Radiative Forcing and Balance of the World’s Wetlands

Tuesday, 16 December 2014: 3:10 PM
Scott D Bridgham, University of Oregon, Eugene, OR, United States and Patrick Megonigal, Smithsonian Env Research Ctr, Edgewater, MD, United States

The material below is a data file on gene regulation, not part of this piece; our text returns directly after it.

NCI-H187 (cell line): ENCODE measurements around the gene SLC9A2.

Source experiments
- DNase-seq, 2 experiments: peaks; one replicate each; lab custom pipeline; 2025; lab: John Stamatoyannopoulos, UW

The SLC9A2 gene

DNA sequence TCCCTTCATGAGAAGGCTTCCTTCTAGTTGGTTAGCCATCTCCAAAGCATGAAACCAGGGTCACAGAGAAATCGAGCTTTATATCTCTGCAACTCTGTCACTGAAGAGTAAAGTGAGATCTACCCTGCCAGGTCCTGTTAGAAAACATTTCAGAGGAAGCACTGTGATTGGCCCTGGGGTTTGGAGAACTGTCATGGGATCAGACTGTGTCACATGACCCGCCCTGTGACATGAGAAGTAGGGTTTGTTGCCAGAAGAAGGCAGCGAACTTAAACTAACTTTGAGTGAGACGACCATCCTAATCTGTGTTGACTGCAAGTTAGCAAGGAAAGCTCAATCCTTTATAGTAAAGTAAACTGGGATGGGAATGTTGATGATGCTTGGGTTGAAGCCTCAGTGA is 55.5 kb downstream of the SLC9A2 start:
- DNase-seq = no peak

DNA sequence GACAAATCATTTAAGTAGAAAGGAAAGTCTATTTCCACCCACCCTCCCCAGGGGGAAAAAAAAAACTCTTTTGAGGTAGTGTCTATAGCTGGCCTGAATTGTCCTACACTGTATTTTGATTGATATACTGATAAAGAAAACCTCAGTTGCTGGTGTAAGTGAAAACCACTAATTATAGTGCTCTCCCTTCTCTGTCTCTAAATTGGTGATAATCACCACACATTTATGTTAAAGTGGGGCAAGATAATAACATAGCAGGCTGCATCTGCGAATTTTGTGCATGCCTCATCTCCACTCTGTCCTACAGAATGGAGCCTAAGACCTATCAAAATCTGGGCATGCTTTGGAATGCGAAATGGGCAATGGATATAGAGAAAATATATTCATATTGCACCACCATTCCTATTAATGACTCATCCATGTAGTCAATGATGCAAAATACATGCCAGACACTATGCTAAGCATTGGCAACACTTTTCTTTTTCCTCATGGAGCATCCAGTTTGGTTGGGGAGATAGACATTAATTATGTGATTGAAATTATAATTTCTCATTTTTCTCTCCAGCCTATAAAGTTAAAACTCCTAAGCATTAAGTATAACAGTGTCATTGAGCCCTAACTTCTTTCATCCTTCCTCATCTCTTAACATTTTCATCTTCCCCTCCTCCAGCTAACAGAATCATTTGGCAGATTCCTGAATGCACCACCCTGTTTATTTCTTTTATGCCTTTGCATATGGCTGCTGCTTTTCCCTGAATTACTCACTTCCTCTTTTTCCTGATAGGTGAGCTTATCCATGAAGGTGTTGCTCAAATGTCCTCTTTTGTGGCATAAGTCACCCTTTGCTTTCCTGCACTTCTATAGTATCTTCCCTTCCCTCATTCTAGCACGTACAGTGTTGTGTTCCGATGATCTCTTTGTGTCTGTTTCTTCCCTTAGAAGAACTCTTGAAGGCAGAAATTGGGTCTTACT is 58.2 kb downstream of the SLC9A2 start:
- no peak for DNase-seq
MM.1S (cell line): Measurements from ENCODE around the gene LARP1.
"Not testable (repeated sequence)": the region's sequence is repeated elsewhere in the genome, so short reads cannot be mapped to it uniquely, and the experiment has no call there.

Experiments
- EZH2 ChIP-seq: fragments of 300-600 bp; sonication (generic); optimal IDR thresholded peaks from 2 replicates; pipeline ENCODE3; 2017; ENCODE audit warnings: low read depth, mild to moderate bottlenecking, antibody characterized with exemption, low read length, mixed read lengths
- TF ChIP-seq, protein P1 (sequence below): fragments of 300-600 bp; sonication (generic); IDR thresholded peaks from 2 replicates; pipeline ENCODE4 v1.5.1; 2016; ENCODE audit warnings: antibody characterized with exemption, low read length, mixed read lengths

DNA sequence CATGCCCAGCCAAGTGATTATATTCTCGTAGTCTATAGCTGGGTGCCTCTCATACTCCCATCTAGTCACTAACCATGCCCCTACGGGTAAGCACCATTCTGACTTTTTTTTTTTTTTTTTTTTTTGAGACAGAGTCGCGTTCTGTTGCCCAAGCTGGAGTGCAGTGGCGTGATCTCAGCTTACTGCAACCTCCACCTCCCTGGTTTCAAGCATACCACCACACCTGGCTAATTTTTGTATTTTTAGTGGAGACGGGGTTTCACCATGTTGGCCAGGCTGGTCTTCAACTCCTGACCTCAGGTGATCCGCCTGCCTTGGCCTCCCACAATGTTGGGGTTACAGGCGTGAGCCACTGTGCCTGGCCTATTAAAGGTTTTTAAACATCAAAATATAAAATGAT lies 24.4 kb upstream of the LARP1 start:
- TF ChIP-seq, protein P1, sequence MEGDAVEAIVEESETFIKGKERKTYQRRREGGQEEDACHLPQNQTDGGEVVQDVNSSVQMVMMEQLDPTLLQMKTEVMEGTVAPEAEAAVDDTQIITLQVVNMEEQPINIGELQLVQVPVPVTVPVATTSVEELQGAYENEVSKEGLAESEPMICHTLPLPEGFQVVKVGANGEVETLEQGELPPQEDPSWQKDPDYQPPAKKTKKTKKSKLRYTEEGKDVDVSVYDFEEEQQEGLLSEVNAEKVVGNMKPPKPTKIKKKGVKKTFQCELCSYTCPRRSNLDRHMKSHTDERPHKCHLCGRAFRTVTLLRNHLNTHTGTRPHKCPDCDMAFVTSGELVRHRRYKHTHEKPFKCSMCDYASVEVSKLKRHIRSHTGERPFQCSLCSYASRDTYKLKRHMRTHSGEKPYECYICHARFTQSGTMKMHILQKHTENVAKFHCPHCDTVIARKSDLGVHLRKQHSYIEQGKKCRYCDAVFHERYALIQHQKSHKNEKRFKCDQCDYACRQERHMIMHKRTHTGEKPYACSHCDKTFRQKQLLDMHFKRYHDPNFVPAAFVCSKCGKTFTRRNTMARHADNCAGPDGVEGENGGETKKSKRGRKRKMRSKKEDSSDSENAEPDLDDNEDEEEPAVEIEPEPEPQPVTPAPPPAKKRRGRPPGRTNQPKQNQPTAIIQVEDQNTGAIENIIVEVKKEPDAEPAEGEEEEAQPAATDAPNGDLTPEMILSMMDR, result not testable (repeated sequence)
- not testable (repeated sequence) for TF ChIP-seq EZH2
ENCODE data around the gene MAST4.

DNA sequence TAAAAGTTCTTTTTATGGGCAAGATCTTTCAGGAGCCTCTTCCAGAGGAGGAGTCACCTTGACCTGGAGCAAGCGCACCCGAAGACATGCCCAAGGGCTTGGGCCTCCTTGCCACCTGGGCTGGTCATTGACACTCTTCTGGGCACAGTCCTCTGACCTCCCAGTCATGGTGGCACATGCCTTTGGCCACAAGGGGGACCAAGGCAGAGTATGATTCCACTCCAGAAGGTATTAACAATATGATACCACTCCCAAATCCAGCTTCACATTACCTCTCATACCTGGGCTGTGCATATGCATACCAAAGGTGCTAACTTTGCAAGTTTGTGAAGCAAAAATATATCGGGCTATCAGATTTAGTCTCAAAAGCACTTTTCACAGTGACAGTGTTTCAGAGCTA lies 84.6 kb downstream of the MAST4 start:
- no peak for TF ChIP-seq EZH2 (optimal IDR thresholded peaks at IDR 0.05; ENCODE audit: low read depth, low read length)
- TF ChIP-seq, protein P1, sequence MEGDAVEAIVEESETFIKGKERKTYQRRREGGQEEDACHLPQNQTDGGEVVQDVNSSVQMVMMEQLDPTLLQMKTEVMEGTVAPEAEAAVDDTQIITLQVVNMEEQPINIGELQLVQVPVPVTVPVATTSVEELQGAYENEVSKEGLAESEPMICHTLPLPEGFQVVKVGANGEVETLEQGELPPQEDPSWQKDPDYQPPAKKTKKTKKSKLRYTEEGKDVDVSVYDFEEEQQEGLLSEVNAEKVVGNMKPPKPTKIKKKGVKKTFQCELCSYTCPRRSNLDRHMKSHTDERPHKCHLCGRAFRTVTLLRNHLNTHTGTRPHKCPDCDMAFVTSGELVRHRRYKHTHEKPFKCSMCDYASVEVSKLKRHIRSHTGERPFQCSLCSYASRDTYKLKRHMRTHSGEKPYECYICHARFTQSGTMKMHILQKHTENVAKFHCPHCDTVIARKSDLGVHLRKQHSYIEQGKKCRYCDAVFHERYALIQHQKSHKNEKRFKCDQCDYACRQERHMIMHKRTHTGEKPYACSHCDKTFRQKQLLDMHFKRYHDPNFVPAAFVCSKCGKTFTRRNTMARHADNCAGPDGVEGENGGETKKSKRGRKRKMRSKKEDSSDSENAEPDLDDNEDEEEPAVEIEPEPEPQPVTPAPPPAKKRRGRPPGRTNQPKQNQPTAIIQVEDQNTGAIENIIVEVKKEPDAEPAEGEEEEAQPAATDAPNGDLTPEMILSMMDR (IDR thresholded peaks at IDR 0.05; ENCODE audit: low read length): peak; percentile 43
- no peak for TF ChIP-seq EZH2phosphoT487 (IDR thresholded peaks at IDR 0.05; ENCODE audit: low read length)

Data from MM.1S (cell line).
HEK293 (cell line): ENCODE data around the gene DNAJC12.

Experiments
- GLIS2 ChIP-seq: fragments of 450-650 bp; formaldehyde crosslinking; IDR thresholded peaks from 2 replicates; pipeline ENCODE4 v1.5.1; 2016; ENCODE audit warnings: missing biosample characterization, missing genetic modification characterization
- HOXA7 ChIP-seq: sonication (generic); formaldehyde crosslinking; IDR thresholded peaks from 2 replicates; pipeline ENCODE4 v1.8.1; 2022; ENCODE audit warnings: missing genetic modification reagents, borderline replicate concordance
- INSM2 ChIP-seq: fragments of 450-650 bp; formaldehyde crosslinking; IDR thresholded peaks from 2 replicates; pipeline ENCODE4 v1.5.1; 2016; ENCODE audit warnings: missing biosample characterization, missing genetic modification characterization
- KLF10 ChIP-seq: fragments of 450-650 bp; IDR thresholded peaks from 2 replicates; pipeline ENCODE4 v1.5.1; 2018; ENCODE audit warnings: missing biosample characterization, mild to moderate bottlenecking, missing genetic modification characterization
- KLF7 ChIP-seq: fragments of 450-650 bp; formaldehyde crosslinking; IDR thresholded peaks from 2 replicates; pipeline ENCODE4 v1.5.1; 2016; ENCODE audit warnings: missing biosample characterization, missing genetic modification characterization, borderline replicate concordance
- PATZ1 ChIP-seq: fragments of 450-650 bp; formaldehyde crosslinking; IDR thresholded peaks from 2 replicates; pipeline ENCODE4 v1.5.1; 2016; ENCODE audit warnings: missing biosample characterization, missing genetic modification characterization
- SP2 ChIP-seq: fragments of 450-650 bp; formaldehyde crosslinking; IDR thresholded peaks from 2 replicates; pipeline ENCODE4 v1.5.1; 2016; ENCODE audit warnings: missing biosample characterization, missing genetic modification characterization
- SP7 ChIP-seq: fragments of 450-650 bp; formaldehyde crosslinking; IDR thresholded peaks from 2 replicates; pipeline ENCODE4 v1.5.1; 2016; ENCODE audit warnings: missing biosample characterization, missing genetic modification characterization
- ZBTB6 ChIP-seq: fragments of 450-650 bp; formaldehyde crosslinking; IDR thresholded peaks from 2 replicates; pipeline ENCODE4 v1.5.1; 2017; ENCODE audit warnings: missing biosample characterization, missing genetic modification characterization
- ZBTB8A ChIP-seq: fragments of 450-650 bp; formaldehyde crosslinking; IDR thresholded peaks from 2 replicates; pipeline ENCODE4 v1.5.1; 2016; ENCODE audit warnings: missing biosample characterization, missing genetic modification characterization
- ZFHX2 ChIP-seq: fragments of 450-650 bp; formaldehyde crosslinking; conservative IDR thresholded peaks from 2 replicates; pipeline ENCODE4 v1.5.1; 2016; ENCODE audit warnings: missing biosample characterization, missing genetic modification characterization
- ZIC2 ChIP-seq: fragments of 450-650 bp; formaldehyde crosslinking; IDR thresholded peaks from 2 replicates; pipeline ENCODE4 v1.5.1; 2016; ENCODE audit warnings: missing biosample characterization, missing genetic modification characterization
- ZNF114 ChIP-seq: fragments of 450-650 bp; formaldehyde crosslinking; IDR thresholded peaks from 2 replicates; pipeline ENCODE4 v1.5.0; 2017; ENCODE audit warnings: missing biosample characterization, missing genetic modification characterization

Wetlands have been important in their radiative forcing effect on the Earth’s past glacial-interglacial cycles, and evidence suggests that recent interannual variations in atmospheric methane concentrations are driven partly by climatic effects on wetland methane emissions. Methane emissions from wetlands are offset by their substantial ability to sequester carbon. We use best estimates from the literature to construct a radiative mass balance for trace gas emissions and soil carbon sequestration from the world’s wetlands. We also distinguish between the static radiative balance of wetlands and their radiative forcing, with only the latter affecting climate. Large uncertainties in our estimates are particularly due to uncertainties in historical and current wetland area and soil sequestration rates in mineral-soil wetlands. Overall, we conclude that destruction of mineral-soil wetlands has likely had a global cooling effect (and vice-versa for restoration), whereas destruction of peatlands and marine-associated wetlands has had a warming effect using a 100 year global warming potential. We also emphasize the myriad goods and services that wetlands provide besides their effects on climate forcing.